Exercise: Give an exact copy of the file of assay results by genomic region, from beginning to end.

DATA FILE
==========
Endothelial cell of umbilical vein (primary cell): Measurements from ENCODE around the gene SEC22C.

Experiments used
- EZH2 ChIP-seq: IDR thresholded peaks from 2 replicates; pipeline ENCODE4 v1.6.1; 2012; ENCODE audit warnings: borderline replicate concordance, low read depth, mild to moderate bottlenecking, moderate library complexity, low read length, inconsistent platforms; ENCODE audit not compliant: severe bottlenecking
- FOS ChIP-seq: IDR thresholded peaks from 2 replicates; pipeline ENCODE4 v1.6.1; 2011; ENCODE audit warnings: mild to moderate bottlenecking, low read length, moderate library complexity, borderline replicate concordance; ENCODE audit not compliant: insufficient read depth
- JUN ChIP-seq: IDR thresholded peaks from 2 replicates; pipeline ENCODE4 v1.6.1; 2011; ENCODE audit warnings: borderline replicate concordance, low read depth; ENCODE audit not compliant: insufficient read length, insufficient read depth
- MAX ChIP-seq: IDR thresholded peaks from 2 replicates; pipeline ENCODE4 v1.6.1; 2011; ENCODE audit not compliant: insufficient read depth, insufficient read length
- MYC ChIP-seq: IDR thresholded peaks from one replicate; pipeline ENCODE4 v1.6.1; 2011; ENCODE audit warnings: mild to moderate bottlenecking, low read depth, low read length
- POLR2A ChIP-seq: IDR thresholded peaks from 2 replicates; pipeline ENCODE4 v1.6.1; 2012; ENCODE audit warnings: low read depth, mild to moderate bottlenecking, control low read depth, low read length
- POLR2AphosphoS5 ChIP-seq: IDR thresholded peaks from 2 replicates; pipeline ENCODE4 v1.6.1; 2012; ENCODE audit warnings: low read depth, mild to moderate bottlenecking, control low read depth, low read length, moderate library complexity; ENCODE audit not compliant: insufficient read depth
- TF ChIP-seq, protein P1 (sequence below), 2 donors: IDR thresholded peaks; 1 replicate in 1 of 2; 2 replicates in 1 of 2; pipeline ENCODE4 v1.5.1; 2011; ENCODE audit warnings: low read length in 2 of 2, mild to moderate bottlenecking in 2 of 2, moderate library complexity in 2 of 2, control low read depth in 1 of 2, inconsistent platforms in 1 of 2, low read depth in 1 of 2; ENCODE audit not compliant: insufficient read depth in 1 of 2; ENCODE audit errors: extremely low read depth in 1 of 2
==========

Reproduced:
Endothelial cell of umbilical vein (primary cell): Measurements from ENCODE around the gene SEC22C.

Experiments used
- EZH2 ChIP-seq: IDR thresholded peaks from 2 replicates; pipeline ENCODE4 v1.6.1; 2012; ENCODE audit warnings: borderline replicate concordance, low read depth, mild to moderate bottlenecking, moderate library complexity, low read length, inconsistent platforms; ENCODE audit not compliant: severe bottlenecking
- FOS ChIP-seq: IDR thresholded peaks from 2 replicates; pipeline ENCODE4 v1.6.1; 2011; ENCODE audit warnings: mild to moderate bottlenecking, low read length, moderate library complexity, borderline replicate concordance; ENCODE audit not compliant: insufficient read depth
- JUN ChIP-seq: IDR thresholded peaks from 2 replicates; pipeline ENCODE4 v1.6.1; 2011; ENCODE audit warnings: borderline replicate concordance, low read depth; ENCODE audit not compliant: insufficient read length, insufficient read depth
- MAX ChIP-seq: IDR thresholded peaks from 2 replicates; pipeline ENCODE4 v1.6.1; 2011; ENCODE audit not compliant: insufficient read depth, insufficient read length
- MYC ChIP-seq: IDR thresholded peaks from one replicate; pipeline ENCODE4 v1.6.1; 2011; ENCODE audit warnings: mild to moderate bottlenecking, low read depth, low read length
- POLR2A ChIP-seq: IDR thresholded peaks from 2 replicates; pipeline ENCODE4 v1.6.1; 2012; ENCODE audit warnings: low read depth, mild to moderate bottlenecking, control low read depth, low read length
- POLR2AphosphoS5 ChIP-seq: IDR thresholded peaks from 2 replicates; pipeline ENCODE4 v1.6.1; 2012; ENCODE audit warnings: low read depth, mild to moderate bottlenecking, control low read depth, low read length, moderate library complexity; ENCODE audit not compliant: insufficient read depth
- TF ChIP-seq, protein P1 (sequence below), 2 donors: IDR thresholded peaks; 1 replicate in 1 of 2; 2 replicates in 1 of 2; pipeline ENCODE4 v1.5.1; 2011; ENCODE audit warnings: low read length in 2 of 2, mild to moderate bottlenecking in 2 of 2, moderate library complexity in 2 of 2, control low read depth in 1 of 2, inconsistent platforms in 1 of 2, low read depth in 1 of 2; ENCODE audit not compliant: insufficient read depth in 1 of 2; ENCODE audit errors: extremely low read depth in 1 of 2